National Profiles > > Regions > South-Eastern Asia > Timor-Leste
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Region: South-Eastern Asia
2012 Population1: 1,148,958
Total Area (sq. miles)1: 5,741
Life Expectancy at Birth1: 67.0
Gross National Income Per Capita (PPP 2012 US $)1: $7,670
Official Religion(s) Or Church(es) 2: None

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Largest Religious Groups (Timor-Leste)


Government Regulation of Religion Index: Average government regulation score over ARDA researchers' coding of 2003, 2005 and 2008 U.S. Department of State's International Religious Freedom Reports (0-10, lower means less regulation) Government Favoritism of Religion Index: Average government favoritism score over ARDA researchers' coding of 2003, 2005 and 2008 U.S. Department of State's International Religious Freedom Reports (0-10, lower means less favoritism) Social Regulation of Religion Index: Average social regulation score over ARDA researchers' coding of 2003, 2005 and 2008 U.S. Department of State's International Religious Freedom Reports (0-10, lower means less regulation) Religious Persecution: Average number of people physically abused or displaced due to their religion according to U.S. Department of State's 2005 and 2008 International Religious Freedom Reports (as coded by ARDA researchers). 0 = None; 1 = 1-10; 2 = 11-20; 3 = 21-100; 4 = 101-500; 5 = 501-1000; 6 = 1001-5000; 7 = 5001-10000; 8 = 10001-50000; 9 = 50001-100000; 10 = greater than 100000.


East Timor or Timor-Leste, officially the Democratic Republic of Timor-Leste, is a country in Maritime Southeast Asia. It comprises the eastern half of the island of Timor, the nearby islands of Atauro and Jaco, and Oecusse, an exclave on the northwestern side of the island, within Indonesian West Timor. The country's size is about 15,410 km2 (5,400 sq mi). East Timor was colonised by Portugal in the 16th century, and was known as Portuguese Timor until Portugal's decolonisation of the country. In late 1975, East Timor declared its independence but later that year was invaded and occupied by Indonesia and was declared Indonesia's 27th province the following year. In 1999, following the United Nations-sponsored act of self-determination, Indonesia relinquished control of the territory, and East Timor became the first new sovereign state of the 21st century on May 20, 2002. After independence, East Timor became a member of the United Nations and the Community of Portuguese Language Countries. In 2011, East Timor announced its intention to gain membership status in the Association of Southeast Asian Nations by submitting a letter of application to become its eleventh member. It is one of only two predominantly Christian nations in Southeast Asia, the other being the Philippines. East Timor has a lower-middle-income economy. About 37.4% of the country's population lives below the international poverty line – which means living on less than U.S. $1.25 per day – and about 50% of the population is illiterate. It continues to suffer the after-effects of a decades-long struggle for independence against Indonesian occupation, which severely damaged the country's infrastructure and killed at least 100,000 people. The country is placed 128th on the Human Development Index (HDI).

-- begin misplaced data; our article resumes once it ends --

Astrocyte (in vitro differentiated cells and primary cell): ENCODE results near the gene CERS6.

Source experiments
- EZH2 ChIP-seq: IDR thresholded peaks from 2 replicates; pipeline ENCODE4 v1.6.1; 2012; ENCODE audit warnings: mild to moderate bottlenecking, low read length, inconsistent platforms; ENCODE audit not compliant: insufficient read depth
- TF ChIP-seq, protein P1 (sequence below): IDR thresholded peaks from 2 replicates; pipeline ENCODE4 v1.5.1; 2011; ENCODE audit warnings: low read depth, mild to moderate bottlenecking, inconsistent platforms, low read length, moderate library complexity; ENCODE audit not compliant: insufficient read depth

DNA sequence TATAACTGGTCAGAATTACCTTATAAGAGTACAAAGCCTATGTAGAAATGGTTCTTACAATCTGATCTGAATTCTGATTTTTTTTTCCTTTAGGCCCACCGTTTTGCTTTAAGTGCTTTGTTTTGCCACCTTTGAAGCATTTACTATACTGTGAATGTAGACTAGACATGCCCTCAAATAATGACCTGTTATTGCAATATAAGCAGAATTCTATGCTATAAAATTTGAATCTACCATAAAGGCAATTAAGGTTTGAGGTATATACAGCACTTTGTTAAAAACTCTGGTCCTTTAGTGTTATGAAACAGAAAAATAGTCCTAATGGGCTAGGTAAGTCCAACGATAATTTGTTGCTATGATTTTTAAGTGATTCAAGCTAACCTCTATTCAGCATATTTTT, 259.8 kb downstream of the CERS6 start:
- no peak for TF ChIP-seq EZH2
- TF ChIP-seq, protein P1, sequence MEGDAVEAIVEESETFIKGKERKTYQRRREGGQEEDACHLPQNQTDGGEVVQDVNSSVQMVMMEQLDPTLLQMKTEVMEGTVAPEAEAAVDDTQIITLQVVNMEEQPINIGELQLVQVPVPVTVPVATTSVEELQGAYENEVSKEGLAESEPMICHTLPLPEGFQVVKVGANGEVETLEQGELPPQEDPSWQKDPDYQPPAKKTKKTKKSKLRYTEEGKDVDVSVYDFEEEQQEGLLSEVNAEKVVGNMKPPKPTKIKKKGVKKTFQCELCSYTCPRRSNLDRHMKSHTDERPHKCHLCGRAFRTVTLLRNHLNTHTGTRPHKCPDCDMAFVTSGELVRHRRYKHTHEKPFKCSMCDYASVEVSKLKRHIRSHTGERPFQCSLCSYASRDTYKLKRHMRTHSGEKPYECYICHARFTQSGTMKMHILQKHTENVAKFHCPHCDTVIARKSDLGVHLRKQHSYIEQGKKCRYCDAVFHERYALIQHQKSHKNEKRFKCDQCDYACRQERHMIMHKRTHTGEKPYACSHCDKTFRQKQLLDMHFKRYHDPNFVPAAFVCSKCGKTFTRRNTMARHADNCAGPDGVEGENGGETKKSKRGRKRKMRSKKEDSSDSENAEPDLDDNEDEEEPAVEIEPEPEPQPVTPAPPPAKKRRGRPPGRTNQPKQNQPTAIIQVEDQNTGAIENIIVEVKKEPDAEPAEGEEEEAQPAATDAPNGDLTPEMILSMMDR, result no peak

Note: All country histories and flags were obtained from Wikipedia.org, 2015. (http://www.wikipedia.org/)

1.  Relying on agencies from each country, as well as a synthesis of data from United Nations divisions, Eurostate Demographic statistics, the U.S. Census international database, and its own data collection, the World Bank’s Open Data site offers free and open access to data about development in countries around the globe.

2.  The U.S. State Department's International Religious Freedom Report is submitted to Congress annually by the Department of State in compliance with Section 102(b) of the International Religious Freedom Act (IRFA) of 1998. This report supplements the most recent Human Rights Reports by providing additional detailed information with respect to matters involving international religious freedom. It includes individual country chapters on the status of religious freedom worldwide. A dataset with these and the other international measures highlighted on the country pages can be downloaded from this website. These State Department reports are open source.

3.  The article by Brian Grim and Roger Finke describes the coding of the U.S. State Department’s International Religious Freedom reports. The 2003, 2005, and 2008 reports were coded by researchers at the Association of Religion Data Archives. The GRI, GFI and SRI values reported on the National Profiles are averages from the 2003, 2005, and 2008 International Religious Freedom reports, while the Religious Persecution measure is an average from the 2005 and 2008 reports. All other measures derived from the International Religious Freedom reports were coded from the reports 2008. A data file with all of the 2008 coding, as well as data files with other cross national collections are available for preview and download from the data archive on this site. Used with permission.

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